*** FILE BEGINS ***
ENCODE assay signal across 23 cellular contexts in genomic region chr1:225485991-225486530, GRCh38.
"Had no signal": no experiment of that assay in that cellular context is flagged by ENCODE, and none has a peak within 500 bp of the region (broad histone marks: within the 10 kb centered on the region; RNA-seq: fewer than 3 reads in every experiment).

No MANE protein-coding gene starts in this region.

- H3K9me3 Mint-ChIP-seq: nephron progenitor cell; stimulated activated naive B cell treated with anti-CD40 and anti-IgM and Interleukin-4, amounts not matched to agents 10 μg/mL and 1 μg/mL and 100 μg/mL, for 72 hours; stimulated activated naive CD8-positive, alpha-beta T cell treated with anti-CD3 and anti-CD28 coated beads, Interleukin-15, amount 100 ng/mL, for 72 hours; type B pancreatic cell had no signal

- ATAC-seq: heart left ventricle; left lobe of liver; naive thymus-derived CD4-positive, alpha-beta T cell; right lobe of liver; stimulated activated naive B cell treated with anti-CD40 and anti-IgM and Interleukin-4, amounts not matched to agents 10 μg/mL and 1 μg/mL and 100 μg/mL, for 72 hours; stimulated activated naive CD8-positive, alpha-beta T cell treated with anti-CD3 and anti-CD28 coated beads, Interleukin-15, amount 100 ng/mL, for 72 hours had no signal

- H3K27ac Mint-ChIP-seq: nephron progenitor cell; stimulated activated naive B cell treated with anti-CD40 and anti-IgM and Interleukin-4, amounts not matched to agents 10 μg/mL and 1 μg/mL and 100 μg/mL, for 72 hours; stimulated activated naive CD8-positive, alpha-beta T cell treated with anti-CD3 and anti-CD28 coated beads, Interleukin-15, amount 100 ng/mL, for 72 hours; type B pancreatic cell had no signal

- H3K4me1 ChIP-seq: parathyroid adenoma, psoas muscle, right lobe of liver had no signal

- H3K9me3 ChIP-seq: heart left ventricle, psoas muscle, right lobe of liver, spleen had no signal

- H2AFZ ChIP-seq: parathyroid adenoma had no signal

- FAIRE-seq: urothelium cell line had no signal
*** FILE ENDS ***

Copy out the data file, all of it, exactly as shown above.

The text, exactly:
ENCODE assay signal across 23 cellular contexts in genomic region chr1:225485991-225486530, GRCh38.
"Had no signal": no experiment of that assay in that cellular context is flagged by ENCODE, and none has a peak within 500 bp of the region (broad histone marks: within the 10 kb centered on the region; RNA-seq: fewer than 3 reads in every experiment).

No MANE protein-coding gene starts in this region.

- H3K9me3 Mint-ChIP-seq: nephron progenitor cell; stimulated activated naive B cell treated with anti-CD40 and anti-IgM and Interleukin-4, amounts not matched to agents 10 μg/mL and 1 μg/mL and 100 μg/mL, for 72 hours; stimulated activated naive CD8-positive, alpha-beta T cell treated with anti-CD3 and anti-CD28 coated beads, Interleukin-15, amount 100 ng/mL, for 72 hours; type B pancreatic cell had no signal

- ATAC-seq: heart left ventricle; left lobe of liver; naive thymus-derived CD4-positive, alpha-beta T cell; right lobe of liver; stimulated activated naive B cell treated with anti-CD40 and anti-IgM and Interleukin-4, amounts not matched to agents 10 μg/mL and 1 μg/mL and 100 μg/mL, for 72 hours; stimulated activated naive CD8-positive, alpha-beta T cell treated with anti-CD3 and anti-CD28 coated beads, Interleukin-15, amount 100 ng/mL, for 72 hours had no signal

- H3K27ac Mint-ChIP-seq: nephron progenitor cell; stimulated activated naive B cell treated with anti-CD40 and anti-IgM and Interleukin-4, amounts not matched to agents 10 μg/mL and 1 μg/mL and 100 μg/mL, for 72 hours; stimulated activated naive CD8-positive, alpha-beta T cell treated with anti-CD3 and anti-CD28 coated beads, Interleukin-15, amount 100 ng/mL, for 72 hours; type B pancreatic cell had no signal

- H3K4me1 ChIP-seq: parathyroid adenoma, psoas muscle, right lobe of liver had no signal

- H3K9me3 ChIP-seq: heart left ventricle, psoas muscle, right lobe of liver, spleen had no signal

- H2AFZ ChIP-seq: parathyroid adenoma had no signal

- FAIRE-seq: urothelium cell line had no signal